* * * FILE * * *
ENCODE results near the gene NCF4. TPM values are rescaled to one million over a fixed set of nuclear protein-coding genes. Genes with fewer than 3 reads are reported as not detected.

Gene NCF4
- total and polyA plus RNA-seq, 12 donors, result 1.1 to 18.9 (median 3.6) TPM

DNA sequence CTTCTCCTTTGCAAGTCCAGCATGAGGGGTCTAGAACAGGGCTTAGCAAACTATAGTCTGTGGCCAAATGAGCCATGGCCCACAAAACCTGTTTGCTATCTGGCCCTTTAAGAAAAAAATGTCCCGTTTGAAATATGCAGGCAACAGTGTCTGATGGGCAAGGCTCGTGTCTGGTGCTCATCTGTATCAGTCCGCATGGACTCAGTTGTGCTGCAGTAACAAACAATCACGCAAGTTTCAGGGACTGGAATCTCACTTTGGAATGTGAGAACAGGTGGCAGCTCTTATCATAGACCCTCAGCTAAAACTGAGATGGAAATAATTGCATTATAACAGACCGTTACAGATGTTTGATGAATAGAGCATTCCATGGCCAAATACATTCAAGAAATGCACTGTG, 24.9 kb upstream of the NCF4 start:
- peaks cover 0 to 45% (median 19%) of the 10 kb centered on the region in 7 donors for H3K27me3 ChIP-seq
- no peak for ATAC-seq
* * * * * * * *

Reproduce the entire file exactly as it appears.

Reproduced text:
ENCODE results near the gene NCF4. TPM values are rescaled to one million over a fixed set of nuclear protein-coding genes. Genes with fewer than 3 reads are reported as not detected.

Gene NCF4
- total and polyA plus RNA-seq, 12 donors, result 1.1 to 18.9 (median 3.6) TPM

DNA sequence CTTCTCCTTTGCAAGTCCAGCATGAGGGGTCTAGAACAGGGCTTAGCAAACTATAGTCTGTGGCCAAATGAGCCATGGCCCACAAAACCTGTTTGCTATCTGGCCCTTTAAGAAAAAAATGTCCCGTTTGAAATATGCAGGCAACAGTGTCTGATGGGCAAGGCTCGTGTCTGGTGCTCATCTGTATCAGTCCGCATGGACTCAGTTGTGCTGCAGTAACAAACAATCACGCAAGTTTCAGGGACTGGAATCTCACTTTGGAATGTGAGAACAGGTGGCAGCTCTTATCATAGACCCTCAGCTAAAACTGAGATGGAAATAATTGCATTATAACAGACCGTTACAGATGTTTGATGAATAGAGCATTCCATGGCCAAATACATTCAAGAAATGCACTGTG, 24.9 kb upstream of the NCF4 start:
- peaks cover 0 to 45% (median 19%) of the 10 kb centered on the region in 7 donors for H3K27me3 ChIP-seq
- no peak for ATAC-seq